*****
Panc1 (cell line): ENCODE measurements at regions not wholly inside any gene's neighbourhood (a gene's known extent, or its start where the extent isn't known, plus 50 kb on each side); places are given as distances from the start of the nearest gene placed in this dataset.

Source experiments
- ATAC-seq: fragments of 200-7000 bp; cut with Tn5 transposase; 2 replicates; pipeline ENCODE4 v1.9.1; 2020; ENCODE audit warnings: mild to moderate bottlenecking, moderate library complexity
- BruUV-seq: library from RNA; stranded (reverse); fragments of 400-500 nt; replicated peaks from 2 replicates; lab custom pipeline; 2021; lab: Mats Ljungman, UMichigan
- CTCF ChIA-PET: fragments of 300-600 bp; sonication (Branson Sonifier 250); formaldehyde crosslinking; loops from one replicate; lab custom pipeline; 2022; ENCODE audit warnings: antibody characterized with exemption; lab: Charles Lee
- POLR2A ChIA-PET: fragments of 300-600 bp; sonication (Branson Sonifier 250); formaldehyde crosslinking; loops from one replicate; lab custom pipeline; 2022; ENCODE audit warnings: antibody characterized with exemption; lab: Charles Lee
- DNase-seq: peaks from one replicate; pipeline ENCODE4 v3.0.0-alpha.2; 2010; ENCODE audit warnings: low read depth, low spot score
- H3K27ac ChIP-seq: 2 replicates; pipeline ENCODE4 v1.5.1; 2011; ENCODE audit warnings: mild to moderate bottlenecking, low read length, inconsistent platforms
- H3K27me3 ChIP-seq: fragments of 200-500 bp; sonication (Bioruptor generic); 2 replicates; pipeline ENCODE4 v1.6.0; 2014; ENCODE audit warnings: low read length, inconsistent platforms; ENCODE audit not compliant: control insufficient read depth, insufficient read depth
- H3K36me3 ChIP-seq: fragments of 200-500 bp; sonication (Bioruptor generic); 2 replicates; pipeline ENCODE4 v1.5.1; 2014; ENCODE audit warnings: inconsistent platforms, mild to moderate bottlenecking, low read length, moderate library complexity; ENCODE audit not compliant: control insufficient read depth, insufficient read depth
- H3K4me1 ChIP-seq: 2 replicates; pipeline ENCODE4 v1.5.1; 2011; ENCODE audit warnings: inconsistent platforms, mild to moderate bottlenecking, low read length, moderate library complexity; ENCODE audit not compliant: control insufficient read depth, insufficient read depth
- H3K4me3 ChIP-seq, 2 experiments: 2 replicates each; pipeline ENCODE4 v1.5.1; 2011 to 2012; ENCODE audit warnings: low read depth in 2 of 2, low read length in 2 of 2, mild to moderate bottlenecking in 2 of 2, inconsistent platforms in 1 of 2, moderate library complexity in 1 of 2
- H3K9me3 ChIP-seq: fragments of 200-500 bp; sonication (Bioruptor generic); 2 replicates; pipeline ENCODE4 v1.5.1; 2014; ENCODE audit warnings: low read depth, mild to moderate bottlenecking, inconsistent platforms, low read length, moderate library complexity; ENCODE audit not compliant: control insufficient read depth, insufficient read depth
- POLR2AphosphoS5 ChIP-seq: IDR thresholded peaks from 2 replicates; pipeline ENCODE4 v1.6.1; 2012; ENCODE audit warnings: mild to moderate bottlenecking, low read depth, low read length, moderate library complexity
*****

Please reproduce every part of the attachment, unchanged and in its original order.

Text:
Panc1 (cell line): ENCODE measurements at regions not wholly inside any gene's neighbourhood (a gene's known extent, or its start where the extent isn't known, plus 50 kb on each side); places are given as distances from the start of the nearest gene placed in this dataset.

Source experiments
- ATAC-seq: fragments of 200-7000 bp; cut with Tn5 transposase; 2 replicates; pipeline ENCODE4 v1.9.1; 2020; ENCODE audit warnings: mild to moderate bottlenecking, moderate library complexity
- BruUV-seq: library from RNA; stranded (reverse); fragments of 400-500 nt; replicated peaks from 2 replicates; lab custom pipeline; 2021; lab: Mats Ljungman, UMichigan
- CTCF ChIA-PET: fragments of 300-600 bp; sonication (Branson Sonifier 250); formaldehyde crosslinking; loops from one replicate; lab custom pipeline; 2022; ENCODE audit warnings: antibody characterized with exemption; lab: Charles Lee
- POLR2A ChIA-PET: fragments of 300-600 bp; sonication (Branson Sonifier 250); formaldehyde crosslinking; loops from one replicate; lab custom pipeline; 2022; ENCODE audit warnings: antibody characterized with exemption; lab: Charles Lee
- DNase-seq: peaks from one replicate; pipeline ENCODE4 v3.0.0-alpha.2; 2010; ENCODE audit warnings: low read depth, low spot score
- H3K27ac ChIP-seq: 2 replicates; pipeline ENCODE4 v1.5.1; 2011; ENCODE audit warnings: mild to moderate bottlenecking, low read length, inconsistent platforms
- H3K27me3 ChIP-seq: fragments of 200-500 bp; sonication (Bioruptor generic); 2 replicates; pipeline ENCODE4 v1.6.0; 2014; ENCODE audit warnings: low read length, inconsistent platforms; ENCODE audit not compliant: control insufficient read depth, insufficient read depth
- H3K36me3 ChIP-seq: fragments of 200-500 bp; sonication (Bioruptor generic); 2 replicates; pipeline ENCODE4 v1.5.1; 2014; ENCODE audit warnings: inconsistent platforms, mild to moderate bottlenecking, low read length, moderate library complexity; ENCODE audit not compliant: control insufficient read depth, insufficient read depth
- H3K4me1 ChIP-seq: 2 replicates; pipeline ENCODE4 v1.5.1; 2011; ENCODE audit warnings: inconsistent platforms, mild to moderate bottlenecking, low read length, moderate library complexity; ENCODE audit not compliant: control insufficient read depth, insufficient read depth
- H3K4me3 ChIP-seq, 2 experiments: 2 replicates each; pipeline ENCODE4 v1.5.1; 2011 to 2012; ENCODE audit warnings: low read depth in 2 of 2, low read length in 2 of 2, mild to moderate bottlenecking in 2 of 2, inconsistent platforms in 1 of 2, moderate library complexity in 1 of 2
- H3K9me3 ChIP-seq: fragments of 200-500 bp; sonication (Bioruptor generic); 2 replicates; pipeline ENCODE4 v1.5.1; 2014; ENCODE audit warnings: low read depth, mild to moderate bottlenecking, inconsistent platforms, low read length, moderate library complexity; ENCODE audit not compliant: control insufficient read depth, insufficient read depth
- POLR2AphosphoS5 ChIP-seq: IDR thresholded peaks from 2 replicates; pipeline ENCODE4 v1.6.1; 2012; ENCODE audit warnings: mild to moderate bottlenecking, low read depth, low read length, moderate library complexity